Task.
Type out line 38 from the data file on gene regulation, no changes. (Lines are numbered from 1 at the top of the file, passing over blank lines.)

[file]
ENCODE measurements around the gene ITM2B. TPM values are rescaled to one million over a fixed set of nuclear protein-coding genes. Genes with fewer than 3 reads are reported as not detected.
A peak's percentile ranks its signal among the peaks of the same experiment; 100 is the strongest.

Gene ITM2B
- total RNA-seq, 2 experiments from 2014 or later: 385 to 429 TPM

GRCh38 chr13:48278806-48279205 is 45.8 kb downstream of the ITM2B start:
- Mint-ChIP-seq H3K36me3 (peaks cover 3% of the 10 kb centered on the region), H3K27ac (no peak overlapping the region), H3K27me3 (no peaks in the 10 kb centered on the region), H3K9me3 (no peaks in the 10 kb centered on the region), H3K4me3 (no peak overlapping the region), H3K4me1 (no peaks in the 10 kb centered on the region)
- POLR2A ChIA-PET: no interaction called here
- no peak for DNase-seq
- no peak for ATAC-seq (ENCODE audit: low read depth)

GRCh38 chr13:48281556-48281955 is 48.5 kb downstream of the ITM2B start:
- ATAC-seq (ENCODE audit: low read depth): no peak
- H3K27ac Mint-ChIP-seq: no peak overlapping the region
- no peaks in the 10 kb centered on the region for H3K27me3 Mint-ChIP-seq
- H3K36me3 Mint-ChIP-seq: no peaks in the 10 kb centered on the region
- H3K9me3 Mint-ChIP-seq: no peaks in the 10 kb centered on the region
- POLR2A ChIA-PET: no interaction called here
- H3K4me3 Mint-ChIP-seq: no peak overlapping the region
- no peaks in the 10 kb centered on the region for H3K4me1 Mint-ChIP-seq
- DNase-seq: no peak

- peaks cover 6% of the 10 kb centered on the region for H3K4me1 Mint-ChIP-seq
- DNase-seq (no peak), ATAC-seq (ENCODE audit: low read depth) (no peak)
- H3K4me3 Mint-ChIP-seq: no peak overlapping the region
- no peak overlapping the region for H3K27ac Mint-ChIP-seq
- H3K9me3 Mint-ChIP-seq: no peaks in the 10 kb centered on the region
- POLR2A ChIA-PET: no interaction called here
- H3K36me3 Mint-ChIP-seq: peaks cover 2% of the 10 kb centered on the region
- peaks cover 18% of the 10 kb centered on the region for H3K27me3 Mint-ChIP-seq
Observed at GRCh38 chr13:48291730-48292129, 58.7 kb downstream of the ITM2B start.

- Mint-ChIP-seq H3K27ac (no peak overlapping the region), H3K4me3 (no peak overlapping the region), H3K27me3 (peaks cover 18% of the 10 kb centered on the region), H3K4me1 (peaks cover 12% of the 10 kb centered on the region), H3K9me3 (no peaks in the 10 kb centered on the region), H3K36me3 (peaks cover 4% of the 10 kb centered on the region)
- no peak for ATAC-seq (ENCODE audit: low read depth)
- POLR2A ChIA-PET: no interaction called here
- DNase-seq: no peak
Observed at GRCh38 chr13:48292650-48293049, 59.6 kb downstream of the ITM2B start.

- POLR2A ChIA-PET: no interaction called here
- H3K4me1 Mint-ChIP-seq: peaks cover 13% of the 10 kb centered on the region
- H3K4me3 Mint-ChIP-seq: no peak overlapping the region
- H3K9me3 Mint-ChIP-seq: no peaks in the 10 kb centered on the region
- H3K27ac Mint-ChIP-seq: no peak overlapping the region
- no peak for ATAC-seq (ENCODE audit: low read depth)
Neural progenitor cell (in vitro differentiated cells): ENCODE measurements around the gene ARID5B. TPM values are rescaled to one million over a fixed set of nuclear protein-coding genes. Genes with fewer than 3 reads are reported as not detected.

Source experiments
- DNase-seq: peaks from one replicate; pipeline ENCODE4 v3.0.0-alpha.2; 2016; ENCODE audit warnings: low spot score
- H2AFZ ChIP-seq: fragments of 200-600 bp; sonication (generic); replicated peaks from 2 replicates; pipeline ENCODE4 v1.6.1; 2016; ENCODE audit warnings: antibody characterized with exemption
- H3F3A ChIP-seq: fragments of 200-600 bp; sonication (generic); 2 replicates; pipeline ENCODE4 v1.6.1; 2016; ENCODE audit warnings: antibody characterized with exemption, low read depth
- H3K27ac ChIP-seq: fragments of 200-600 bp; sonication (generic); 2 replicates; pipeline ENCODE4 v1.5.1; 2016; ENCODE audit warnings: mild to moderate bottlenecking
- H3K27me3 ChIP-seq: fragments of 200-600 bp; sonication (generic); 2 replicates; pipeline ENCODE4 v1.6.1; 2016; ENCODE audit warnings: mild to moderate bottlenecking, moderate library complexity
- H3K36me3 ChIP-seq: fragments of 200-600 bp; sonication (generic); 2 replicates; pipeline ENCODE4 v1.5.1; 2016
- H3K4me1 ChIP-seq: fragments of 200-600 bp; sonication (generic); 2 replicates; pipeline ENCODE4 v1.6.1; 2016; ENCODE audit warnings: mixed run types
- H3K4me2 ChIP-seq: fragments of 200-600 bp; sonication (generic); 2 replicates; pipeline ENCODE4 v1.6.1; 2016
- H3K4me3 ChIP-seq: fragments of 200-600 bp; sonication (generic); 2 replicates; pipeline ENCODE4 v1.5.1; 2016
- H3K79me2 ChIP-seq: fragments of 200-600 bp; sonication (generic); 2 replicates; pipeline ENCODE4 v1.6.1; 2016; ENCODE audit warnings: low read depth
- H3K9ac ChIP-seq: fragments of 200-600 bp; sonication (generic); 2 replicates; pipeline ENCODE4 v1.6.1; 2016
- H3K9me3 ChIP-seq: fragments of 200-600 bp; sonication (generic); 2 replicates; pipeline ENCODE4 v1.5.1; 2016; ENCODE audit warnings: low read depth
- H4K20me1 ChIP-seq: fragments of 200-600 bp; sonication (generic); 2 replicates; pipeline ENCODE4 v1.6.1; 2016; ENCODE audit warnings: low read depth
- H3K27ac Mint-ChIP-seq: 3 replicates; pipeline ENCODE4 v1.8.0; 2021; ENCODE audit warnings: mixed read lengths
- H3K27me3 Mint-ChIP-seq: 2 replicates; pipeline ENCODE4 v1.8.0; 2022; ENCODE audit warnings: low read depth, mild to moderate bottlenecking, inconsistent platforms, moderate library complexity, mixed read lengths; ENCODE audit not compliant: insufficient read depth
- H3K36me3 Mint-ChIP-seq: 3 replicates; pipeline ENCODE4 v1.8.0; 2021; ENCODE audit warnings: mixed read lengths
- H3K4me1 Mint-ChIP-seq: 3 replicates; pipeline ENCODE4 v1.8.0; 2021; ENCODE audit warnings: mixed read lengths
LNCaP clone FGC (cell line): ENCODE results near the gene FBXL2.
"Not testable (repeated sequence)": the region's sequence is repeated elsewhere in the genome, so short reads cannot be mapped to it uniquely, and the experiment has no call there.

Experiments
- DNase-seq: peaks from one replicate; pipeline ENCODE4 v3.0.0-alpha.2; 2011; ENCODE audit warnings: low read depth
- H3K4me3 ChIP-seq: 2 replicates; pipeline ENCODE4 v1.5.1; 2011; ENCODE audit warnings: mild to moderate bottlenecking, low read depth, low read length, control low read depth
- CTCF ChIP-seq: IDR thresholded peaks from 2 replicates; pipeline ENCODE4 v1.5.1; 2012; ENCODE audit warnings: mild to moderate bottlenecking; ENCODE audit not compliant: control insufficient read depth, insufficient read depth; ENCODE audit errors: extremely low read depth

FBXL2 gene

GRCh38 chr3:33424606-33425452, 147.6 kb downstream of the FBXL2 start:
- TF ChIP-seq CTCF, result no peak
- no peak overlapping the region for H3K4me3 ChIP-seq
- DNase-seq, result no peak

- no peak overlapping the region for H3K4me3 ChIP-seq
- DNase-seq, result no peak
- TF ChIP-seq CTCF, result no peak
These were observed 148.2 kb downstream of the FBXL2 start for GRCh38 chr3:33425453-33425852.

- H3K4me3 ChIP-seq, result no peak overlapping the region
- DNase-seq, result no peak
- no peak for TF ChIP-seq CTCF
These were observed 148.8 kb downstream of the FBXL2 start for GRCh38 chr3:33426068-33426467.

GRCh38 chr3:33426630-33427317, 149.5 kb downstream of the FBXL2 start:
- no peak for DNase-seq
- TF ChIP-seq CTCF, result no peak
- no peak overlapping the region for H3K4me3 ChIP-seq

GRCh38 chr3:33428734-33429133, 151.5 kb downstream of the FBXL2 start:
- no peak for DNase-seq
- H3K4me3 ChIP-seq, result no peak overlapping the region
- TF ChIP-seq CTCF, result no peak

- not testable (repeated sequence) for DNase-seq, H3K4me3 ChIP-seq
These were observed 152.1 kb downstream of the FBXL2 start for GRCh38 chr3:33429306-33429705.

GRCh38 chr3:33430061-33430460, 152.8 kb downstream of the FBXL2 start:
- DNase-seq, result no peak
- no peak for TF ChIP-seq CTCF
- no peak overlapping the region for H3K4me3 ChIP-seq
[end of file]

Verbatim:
- H3K27ac Mint-ChIP-seq: no peak overlapping the region